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  • Author or Editor: Alexandra Squires Bos x
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Objective—To determine accuracy, intermethod agreement, and inter-reviewer agreement for multisequence magnetic resonance imaging (MRI) and 2-view orthogonal myelography in small-breed dogs with first-time intervertebral disk (IVD) extrusion.

Design—Prospective evaluation study.

Animals—24 dogs with thoracolumbar IVD extrusion.

Procedures—Each dog underwent MRI and myelography. Images obtained with each modality were independently evaluated and assigned standardized scores in a blinded manner by 3 reviewers. Results were compared with surgical findings. Inter-reviewer and intermethod agreements were assessed via κ statistics. Accuracy was assessed as the percentage of dogs for which ≥ 2 of 3 reviewers recorded findings identical to those determined surgically.

Results—Inter-reviewer agreement was substantial for site (κ = 0.70) and side of IVD extrusion (κ = 0.62) in T2-weighted magnetic resonance images and was substantial for site (κ = 0.72) and fair for side of extrusion (κ = 0.37) in myelographic images. Agreement for site between each modality and surgical findings was near perfect (κ = 0.94 and 0.88 for MRI and myelography, respectively). Intermethod agreement was substantial for site (κ = 0.71) and moderate for side of extrusion (κ = 0.40). Accuracy of MRI for site and side was 100% when results for T1-weighted, T2-weighted, and contrast-enhanced T1-weighted sequences were combined. Accuracy of myelography was 90.9% and 54.5% for site and side, respectively.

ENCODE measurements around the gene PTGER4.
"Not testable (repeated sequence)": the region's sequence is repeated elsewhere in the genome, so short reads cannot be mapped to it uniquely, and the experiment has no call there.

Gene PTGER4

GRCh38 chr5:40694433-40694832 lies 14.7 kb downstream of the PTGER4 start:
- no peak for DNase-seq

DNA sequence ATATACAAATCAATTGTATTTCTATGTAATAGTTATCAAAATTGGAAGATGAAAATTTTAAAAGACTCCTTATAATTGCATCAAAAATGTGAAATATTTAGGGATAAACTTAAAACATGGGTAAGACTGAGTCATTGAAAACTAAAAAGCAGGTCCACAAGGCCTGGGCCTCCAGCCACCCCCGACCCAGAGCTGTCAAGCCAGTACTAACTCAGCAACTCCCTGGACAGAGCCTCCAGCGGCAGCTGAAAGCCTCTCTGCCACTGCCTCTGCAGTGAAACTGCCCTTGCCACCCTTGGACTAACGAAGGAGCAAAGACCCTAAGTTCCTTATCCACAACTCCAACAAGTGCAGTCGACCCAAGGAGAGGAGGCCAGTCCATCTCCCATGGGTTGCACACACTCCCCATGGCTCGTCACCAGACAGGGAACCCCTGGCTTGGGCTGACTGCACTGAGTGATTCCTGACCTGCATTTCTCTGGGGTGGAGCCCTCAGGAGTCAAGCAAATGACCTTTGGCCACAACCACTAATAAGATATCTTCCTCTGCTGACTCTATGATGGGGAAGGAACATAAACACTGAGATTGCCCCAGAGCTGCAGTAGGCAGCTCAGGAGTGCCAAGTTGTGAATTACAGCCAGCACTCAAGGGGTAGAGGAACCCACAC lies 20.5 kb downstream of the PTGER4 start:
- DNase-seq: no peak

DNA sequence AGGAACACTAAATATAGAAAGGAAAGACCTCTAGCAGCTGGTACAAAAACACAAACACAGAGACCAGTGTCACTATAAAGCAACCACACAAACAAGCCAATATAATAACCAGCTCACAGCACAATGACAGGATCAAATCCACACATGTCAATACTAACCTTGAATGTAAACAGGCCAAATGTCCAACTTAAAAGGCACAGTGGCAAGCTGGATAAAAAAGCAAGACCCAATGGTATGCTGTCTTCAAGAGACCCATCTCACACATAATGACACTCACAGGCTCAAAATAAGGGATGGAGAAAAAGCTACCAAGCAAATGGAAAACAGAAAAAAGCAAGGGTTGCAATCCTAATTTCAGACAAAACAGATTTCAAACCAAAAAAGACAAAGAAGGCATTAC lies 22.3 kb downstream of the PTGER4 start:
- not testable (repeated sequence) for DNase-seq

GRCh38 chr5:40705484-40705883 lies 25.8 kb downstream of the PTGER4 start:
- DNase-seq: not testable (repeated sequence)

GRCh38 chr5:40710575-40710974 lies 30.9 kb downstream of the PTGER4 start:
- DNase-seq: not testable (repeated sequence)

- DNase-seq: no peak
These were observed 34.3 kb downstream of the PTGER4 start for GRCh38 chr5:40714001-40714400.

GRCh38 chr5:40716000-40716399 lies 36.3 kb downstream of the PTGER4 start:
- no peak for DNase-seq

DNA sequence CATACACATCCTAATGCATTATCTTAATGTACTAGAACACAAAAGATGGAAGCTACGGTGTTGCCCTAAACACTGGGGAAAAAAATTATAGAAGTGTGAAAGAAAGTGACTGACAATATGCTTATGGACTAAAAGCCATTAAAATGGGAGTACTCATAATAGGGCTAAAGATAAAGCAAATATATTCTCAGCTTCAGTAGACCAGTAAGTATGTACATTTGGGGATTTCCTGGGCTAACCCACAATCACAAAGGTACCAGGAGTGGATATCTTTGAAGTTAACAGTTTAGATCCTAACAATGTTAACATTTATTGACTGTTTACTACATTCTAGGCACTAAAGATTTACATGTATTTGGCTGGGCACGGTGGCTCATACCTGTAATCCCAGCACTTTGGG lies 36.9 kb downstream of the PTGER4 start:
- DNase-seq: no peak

Conclusions and Clinical Relevance—Agreement between imaging results and surgical findings for identification of IVD extrusion sites in small-breed dogs was similar for MRI and myelography. However, MRI appeared to be more accurate than myelography and allowed evaluation of extradural compressive mass composition.

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in Journal of the American Veterinary Medical Association


Objective—To determine whether the ventrodorsal myelographic view can be used to accurately predict the circumferential location of extruded disk material in dogs with thoracolumbar intervertebral disk extrusion (IVDE) and to describe paradoxical contrast obstruction (PCO).

Design—Retrospective case series.

Animals—104 dogs with Hansen type I IVDE.

Procedures—Ventrodorsal myelographic views were reviewed, and contrast patterns were categorized according to 8 predetermined patterns. Agreement among observers was compared, and the predicted location of extruded disk material was compared with surgical findings.

Results—Agreement regarding myelographic pattern and location of extruded disk material was moderate (κ = 0.74 and 0.80, respectively) among the 4 observers. Ninety-three (89%) dogs had myelographic evidence of lateralized extrusion, and in 83 of the 93 (89%), predicted location of extruded disk material matched the surgically confirmed location. In 33 of the 40 (83%) dogs with bilateral contrast column gaps of unequal length, disk material was found to be located on the side with the shorter, rather than the longer, contrast gap, a phenomenon described as PCO.

Conclusions and Clinical Relevance—Results suggested that the ventrodorsal myelographic view could be used to predict the circumferential location of extruded disk material in dogs with thoracolumbar IVDE more often than previously reported. The PCO phenomenon may be useful in determining the side of lateralization when contrast material does not outline the extruded disk material.

Full access
in Journal of the American Veterinary Medical Association